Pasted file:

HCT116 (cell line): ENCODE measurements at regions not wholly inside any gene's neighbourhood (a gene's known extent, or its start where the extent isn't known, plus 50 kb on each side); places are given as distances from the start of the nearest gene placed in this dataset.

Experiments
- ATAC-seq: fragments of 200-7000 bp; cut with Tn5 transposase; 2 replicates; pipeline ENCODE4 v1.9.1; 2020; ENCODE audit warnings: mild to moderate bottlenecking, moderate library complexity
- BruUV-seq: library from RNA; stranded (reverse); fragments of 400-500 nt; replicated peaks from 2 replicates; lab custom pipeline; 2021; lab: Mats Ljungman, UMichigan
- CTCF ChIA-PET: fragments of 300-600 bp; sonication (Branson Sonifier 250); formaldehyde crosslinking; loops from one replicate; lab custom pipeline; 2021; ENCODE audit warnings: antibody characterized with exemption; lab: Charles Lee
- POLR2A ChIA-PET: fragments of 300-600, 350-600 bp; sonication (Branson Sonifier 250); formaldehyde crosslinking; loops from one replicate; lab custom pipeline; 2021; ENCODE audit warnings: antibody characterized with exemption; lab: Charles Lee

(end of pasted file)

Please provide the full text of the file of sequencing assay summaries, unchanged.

HCT116 (cell line): ENCODE measurements at regions not wholly inside any gene's neighbourhood (a gene's known extent, or its start where the extent isn't known, plus 50 kb on each side); places are given as distances from the start of the nearest gene placed in this dataset.

Experiments
- ATAC-seq: fragments of 200-7000 bp; cut with Tn5 transposase; 2 replicates; pipeline ENCODE4 v1.9.1; 2020; ENCODE audit warnings: mild to moderate bottlenecking, moderate library complexity
- BruUV-seq: library from RNA; stranded (reverse); fragments of 400-500 nt; replicated peaks from 2 replicates; lab custom pipeline; 2021; lab: Mats Ljungman, UMichigan
- CTCF ChIA-PET: fragments of 300-600 bp; sonication (Branson Sonifier 250); formaldehyde crosslinking; loops from one replicate; lab custom pipeline; 2021; ENCODE audit warnings: antibody characterized with exemption; lab: Charles Lee
- POLR2A ChIA-PET: fragments of 300-600, 350-600 bp; sonication (Branson Sonifier 250); formaldehyde crosslinking; loops from one replicate; lab custom pipeline; 2021; ENCODE audit warnings: antibody characterized with exemption; lab: Charles Lee